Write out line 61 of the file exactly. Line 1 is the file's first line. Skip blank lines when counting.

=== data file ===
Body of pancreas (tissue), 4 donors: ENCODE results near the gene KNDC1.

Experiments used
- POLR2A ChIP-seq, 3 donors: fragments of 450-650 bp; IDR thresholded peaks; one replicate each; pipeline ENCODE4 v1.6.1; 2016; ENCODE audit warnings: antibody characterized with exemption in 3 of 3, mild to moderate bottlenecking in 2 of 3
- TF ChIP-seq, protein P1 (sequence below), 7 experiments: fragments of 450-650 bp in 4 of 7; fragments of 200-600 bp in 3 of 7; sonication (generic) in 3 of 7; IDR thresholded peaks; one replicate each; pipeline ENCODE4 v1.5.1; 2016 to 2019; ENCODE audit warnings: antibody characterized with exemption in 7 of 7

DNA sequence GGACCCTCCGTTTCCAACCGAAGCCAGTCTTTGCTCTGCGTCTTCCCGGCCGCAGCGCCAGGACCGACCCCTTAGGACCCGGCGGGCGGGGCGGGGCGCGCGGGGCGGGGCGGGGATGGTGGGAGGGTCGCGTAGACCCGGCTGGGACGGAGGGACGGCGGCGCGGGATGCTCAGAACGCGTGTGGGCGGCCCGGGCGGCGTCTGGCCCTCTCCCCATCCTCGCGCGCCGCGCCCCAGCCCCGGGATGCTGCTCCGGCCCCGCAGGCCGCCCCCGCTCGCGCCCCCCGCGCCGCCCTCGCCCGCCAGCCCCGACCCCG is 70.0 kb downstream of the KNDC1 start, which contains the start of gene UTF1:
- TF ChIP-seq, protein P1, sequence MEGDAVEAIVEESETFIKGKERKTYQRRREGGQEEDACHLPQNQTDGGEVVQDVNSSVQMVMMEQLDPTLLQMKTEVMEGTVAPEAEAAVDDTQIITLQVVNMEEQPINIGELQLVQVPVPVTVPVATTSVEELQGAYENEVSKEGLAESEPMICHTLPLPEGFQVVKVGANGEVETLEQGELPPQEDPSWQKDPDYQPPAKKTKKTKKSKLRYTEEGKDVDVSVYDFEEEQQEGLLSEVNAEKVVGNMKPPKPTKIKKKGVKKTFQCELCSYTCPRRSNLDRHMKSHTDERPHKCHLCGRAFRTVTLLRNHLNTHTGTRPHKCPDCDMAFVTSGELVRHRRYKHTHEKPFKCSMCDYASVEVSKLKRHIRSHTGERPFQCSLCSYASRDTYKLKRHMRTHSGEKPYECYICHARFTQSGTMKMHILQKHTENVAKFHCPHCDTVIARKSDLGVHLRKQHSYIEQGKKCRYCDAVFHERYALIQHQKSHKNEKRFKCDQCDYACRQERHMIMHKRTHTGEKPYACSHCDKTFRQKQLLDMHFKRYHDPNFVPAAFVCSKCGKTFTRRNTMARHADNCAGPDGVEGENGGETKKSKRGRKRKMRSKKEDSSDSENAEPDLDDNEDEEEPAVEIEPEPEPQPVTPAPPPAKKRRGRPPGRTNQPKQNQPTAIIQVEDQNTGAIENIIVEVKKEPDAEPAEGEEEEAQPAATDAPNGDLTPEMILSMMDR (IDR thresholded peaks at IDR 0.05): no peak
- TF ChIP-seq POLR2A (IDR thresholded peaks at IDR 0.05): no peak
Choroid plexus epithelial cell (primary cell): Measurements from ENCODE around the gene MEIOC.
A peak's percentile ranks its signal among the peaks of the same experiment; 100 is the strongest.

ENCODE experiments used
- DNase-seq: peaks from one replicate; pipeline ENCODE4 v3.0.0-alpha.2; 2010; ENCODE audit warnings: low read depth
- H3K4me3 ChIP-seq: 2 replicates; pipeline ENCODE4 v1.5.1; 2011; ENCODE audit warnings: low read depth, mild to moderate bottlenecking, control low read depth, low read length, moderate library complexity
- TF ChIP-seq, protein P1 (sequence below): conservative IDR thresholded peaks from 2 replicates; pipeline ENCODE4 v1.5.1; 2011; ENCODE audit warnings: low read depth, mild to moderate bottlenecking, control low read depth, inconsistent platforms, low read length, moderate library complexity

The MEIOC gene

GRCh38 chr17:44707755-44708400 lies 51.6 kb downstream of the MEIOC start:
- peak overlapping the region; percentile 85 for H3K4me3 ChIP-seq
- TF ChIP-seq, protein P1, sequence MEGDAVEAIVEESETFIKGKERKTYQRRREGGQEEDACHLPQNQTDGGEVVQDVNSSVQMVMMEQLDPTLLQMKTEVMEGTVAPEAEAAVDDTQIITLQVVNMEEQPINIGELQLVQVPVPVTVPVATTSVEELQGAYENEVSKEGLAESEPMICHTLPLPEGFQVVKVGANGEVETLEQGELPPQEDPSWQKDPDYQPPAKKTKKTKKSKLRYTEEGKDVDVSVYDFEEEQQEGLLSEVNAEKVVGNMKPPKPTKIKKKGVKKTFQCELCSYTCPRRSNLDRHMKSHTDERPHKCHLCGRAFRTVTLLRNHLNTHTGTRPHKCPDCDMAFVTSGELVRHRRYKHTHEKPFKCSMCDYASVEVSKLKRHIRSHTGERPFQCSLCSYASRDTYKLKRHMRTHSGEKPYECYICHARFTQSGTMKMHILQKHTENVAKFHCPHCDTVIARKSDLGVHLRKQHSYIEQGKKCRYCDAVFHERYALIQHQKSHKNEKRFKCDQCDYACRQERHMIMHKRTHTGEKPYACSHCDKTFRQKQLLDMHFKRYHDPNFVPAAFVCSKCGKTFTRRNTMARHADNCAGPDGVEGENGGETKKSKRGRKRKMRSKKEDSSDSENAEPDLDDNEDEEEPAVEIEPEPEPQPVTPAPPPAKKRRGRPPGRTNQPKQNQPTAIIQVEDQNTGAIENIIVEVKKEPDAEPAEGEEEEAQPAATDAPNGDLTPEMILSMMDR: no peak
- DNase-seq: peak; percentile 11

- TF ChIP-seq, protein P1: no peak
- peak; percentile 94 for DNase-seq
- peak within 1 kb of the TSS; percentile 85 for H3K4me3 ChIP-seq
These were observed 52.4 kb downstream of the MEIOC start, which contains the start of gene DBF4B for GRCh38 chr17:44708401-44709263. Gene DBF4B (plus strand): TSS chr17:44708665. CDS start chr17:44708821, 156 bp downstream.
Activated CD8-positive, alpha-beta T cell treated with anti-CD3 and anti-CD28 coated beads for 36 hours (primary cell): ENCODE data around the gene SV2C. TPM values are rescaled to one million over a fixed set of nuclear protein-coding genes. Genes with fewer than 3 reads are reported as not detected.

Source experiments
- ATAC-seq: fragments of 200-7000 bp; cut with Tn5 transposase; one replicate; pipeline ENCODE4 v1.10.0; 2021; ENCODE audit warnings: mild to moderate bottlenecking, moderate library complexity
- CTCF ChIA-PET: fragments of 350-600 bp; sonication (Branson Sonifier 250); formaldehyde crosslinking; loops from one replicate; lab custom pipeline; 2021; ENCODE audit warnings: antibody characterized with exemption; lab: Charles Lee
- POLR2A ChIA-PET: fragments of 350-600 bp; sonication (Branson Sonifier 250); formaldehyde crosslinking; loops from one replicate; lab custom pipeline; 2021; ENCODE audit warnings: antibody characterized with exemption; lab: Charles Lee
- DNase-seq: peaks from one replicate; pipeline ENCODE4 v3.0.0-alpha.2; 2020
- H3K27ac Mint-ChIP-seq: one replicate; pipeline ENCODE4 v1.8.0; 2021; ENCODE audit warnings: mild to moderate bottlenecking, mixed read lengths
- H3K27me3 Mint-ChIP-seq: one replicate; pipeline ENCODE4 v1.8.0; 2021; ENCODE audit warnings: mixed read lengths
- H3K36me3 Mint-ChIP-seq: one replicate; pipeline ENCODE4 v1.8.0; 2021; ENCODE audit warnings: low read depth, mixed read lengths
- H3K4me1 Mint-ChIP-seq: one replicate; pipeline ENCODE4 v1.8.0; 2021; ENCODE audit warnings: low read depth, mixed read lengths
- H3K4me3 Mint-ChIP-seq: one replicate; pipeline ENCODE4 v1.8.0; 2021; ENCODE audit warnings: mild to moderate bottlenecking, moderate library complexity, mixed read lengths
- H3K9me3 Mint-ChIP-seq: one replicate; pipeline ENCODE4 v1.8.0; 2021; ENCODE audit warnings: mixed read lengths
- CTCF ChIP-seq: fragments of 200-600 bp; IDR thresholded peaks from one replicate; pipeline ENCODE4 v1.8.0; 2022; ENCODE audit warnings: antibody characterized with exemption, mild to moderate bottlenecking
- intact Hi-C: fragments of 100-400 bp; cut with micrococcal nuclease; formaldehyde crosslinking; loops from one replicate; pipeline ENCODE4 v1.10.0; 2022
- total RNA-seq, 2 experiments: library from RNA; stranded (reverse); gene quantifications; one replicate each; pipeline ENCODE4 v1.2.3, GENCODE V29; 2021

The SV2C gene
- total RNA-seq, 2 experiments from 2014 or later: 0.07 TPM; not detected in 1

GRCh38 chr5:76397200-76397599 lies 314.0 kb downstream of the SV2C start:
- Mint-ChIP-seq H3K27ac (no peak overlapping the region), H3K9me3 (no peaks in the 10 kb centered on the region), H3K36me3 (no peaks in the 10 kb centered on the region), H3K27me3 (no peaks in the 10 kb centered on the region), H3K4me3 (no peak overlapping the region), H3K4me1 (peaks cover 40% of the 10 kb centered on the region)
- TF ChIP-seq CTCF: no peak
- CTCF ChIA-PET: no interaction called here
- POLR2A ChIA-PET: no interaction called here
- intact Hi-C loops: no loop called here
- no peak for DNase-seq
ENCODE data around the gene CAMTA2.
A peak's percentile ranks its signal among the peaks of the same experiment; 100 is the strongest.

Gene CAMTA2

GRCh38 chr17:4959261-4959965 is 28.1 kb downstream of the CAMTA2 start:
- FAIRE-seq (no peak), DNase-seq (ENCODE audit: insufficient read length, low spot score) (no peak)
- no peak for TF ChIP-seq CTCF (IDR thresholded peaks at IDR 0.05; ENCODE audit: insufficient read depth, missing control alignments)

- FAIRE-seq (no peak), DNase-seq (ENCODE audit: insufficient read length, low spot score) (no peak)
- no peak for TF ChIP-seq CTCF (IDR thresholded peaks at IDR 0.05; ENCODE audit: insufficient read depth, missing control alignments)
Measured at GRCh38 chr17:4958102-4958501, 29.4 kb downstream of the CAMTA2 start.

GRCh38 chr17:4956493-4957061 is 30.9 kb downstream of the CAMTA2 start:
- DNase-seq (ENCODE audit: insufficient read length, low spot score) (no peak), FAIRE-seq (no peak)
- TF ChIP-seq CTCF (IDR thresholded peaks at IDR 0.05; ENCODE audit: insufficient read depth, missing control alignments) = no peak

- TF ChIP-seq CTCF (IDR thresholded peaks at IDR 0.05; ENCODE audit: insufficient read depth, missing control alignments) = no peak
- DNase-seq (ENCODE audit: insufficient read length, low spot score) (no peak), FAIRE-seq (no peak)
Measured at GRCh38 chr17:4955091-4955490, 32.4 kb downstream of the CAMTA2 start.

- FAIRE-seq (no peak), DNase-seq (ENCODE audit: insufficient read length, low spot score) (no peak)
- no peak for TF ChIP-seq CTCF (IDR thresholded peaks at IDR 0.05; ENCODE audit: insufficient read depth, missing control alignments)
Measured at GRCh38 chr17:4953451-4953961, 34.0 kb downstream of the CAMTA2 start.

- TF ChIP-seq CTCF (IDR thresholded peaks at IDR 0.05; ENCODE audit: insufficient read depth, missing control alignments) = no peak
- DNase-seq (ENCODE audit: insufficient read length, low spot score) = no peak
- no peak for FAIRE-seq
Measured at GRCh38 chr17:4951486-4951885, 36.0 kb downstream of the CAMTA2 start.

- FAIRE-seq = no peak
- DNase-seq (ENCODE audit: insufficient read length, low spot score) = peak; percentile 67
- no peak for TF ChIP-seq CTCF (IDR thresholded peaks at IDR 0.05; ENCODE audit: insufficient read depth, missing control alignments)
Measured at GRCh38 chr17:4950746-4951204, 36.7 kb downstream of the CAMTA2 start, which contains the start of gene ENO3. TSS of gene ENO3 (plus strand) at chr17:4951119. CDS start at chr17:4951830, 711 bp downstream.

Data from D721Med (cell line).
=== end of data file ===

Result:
Measured at GRCh38 chr17:4955091-4955490, 32.4 kb downstream of the CAMTA2 start.